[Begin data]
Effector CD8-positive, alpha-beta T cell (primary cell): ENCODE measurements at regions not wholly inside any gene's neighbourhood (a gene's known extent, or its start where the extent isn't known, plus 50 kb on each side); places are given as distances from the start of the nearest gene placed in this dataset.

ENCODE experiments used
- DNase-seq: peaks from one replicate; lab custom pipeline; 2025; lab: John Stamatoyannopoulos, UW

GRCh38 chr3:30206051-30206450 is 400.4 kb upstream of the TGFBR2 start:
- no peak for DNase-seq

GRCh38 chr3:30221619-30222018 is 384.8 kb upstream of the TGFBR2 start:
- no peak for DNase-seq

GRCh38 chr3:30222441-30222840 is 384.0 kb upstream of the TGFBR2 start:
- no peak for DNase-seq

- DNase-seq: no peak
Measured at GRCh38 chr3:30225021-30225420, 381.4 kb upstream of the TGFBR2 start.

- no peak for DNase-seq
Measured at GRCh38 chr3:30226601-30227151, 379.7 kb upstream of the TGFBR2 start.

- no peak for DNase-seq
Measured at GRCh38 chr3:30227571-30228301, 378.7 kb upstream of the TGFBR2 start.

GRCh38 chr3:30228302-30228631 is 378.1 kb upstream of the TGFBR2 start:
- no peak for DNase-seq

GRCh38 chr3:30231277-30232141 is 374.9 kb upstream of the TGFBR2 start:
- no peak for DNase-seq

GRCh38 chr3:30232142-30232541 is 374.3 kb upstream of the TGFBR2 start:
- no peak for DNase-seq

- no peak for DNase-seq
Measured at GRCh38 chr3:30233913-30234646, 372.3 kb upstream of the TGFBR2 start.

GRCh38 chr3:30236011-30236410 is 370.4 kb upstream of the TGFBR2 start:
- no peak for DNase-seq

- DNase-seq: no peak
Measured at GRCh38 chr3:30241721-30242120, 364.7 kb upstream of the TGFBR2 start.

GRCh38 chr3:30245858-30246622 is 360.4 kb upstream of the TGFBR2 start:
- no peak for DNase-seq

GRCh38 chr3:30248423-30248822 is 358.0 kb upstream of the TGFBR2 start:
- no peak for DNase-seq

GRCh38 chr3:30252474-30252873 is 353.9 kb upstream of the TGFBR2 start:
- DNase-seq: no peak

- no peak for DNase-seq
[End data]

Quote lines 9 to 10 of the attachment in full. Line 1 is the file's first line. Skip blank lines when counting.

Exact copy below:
- no peak for DNase-seq

- DNase-seq: no peak